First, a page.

Wuhan's efforts to protect its lakes
Updated 14:47, 06-Jun-2019
By Xia Ruixue
It's June, more and more people are heading for the water. But a few years ago, no one was able to swim in China's largest downtown lake – the East Lake in Wuhan, Hubei Province. For decades, it had been suffering from soil, water, noise and air pollution. But now, it is once again a place to cool off, and even to host swimming contests.
On June 2, the annual Wuhan Swimming Marathon kicked off at the East Lake.
Cherry blossoms at the East Lake. /VCG Photo

Cherry blossoms at the East Lake. /VCG Photo

It attracted 1,800 participants, including 73 professional swimmers and 1,727 amateurs.
Many participants recount seeing big fish swimming alongside them.
However, the East Lake was not like this 10 years ago.
Wuhan used to be a heavy manufacturing base, which in turn brought a great amount of pollution to the lake.
An outbreak of blue-green algae occurred many times. Dead fish could be seen everywhere.
The East Lake is becoming cleaner and cleaner. /VCG Photo

The East Lake is becoming cleaner and cleaner. /VCG Photo

“For the past 30 years, we kept curbing pollution. We started from monitoring all the sewage outlets and making sure no polluted water is discharged into the lake,” said Zeng Bie, vice director of the administration committee of the East Lake.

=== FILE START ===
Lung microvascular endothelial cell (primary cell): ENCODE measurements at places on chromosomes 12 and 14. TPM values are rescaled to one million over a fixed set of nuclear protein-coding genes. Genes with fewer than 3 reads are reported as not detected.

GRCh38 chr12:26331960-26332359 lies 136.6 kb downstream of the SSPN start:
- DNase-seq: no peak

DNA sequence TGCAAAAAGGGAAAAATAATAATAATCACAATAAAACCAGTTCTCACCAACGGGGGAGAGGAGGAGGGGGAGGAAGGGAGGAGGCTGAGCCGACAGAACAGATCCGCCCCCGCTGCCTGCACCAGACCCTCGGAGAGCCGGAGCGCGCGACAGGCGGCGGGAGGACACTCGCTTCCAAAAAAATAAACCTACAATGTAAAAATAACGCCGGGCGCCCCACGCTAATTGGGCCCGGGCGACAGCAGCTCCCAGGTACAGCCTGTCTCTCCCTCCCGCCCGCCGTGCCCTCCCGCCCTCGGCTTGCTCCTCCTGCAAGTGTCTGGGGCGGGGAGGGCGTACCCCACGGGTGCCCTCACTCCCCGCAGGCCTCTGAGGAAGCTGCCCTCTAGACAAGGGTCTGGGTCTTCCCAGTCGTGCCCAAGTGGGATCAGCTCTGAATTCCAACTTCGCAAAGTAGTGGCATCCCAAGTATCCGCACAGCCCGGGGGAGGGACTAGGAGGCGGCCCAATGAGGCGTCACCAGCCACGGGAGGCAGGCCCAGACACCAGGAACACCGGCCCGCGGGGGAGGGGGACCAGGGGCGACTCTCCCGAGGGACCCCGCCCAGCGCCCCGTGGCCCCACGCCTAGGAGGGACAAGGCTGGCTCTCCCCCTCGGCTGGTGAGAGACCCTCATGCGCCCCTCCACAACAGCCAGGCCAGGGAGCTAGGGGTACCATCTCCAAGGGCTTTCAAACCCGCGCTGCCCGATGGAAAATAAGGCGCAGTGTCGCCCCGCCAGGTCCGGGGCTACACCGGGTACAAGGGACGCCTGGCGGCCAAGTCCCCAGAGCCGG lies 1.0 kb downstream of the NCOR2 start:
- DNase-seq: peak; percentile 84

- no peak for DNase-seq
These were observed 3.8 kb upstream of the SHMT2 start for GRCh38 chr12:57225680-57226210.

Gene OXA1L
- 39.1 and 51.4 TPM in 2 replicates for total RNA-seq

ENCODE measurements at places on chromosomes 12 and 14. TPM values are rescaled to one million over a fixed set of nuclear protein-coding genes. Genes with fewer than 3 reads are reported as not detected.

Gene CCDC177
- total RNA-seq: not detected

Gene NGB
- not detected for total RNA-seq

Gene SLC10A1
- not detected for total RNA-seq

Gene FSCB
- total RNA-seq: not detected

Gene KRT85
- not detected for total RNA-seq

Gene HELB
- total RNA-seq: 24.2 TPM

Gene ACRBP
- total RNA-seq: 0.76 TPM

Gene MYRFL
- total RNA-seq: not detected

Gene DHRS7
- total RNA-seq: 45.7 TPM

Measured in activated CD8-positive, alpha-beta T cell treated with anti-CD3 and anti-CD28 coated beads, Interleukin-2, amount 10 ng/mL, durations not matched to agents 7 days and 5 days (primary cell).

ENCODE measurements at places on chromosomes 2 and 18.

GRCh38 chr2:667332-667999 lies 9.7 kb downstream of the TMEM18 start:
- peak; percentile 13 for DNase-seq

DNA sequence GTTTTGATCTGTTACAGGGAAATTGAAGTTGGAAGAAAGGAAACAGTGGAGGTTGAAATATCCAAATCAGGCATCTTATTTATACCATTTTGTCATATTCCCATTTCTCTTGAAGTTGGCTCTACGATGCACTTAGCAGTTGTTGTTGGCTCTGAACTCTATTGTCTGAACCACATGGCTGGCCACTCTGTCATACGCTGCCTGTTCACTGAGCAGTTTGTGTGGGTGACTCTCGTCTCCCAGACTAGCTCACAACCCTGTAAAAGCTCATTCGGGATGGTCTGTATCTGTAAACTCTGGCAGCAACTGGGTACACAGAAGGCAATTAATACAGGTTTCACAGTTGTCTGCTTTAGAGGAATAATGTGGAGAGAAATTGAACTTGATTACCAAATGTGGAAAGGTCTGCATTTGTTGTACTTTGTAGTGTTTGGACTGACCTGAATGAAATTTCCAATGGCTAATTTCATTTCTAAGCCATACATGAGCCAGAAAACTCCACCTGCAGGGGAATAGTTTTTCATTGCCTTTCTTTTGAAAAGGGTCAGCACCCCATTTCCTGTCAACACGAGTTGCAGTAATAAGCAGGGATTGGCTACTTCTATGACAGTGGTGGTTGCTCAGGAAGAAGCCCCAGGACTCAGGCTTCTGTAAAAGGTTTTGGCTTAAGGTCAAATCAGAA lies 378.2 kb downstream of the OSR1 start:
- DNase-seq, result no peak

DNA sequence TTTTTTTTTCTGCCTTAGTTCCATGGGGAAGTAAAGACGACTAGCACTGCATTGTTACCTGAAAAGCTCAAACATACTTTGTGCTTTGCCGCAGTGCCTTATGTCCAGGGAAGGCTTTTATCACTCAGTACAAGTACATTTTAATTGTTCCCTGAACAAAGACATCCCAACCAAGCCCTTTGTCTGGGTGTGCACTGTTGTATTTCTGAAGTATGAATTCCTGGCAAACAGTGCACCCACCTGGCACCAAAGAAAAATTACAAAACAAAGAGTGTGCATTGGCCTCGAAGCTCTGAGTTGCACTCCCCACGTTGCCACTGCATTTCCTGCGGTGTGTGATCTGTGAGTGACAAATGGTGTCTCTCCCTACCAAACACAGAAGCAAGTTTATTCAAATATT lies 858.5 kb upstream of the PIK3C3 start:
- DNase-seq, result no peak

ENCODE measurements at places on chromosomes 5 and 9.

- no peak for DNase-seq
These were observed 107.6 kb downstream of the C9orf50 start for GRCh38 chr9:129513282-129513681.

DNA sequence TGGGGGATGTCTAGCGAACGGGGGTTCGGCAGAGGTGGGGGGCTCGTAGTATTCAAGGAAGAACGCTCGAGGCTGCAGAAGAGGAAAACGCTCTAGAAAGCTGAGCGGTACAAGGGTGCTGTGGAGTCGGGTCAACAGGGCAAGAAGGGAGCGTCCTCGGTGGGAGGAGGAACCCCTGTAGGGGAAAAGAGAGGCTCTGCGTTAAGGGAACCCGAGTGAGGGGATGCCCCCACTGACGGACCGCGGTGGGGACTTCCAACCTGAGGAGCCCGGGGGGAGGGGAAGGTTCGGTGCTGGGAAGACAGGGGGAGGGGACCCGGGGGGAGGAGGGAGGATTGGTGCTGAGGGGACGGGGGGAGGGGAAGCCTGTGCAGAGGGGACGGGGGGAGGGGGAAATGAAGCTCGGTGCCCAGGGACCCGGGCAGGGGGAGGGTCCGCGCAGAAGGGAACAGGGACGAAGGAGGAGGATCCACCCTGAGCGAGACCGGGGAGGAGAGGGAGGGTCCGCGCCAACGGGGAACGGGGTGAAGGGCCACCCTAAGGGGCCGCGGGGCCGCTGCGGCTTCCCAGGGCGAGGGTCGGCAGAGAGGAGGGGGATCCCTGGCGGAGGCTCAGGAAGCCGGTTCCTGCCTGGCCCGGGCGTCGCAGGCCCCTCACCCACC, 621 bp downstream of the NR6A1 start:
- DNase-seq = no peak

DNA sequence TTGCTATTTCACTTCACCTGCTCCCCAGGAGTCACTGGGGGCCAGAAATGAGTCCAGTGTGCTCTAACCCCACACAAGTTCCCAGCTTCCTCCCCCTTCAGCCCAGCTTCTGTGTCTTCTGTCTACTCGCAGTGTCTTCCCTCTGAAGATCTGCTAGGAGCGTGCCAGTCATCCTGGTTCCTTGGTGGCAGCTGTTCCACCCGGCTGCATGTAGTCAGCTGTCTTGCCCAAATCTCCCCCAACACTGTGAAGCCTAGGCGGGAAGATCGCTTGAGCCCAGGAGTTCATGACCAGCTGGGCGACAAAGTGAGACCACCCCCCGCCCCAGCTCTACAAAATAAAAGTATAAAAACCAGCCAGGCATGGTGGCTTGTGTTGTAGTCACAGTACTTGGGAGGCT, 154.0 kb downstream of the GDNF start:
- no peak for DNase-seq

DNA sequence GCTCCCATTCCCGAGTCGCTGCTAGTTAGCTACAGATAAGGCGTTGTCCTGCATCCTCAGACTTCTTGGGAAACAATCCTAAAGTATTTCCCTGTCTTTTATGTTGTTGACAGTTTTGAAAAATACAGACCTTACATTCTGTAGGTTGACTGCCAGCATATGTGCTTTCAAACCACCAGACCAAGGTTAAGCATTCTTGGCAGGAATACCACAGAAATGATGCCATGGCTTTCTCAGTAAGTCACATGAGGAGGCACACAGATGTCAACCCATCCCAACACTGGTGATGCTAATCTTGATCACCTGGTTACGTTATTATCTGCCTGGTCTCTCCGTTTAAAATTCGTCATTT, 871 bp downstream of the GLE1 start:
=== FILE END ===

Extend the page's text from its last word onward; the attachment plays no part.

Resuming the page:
In 2015, the local government started building a long greenway network encircling the East Lake.
The 102-kilometer belt of green space is now a pleasant place for people to relax and helps to improve the water quality.
“I love coming here,” said a little girl, “I can see fish and mandarin ducks swimming in the lake.”
The East Lake is a paradise for white herons. /VCG Photo

The East Lake is a paradise for white herons. /VCG Photo

According to Wang Hongzhu, a researcher from the Institute of Hydrobiology at the Chinese Academy of Sciences, “the water in the lakes will eventually go to the Yangtze River. If we improve their water quality, the Yangtze River will become cleaner too.”
The East Lake's average water quality had long been at Grade V – the lowest quality grade in China's five-tier system – or worse before 2008.
Now its water quality has been at Grade II for five months. This is the best level in the past 40 years.
The East Lake is now ready for the sailing competition of the 7th Military World Games this October.
(Cover image via VCG.)
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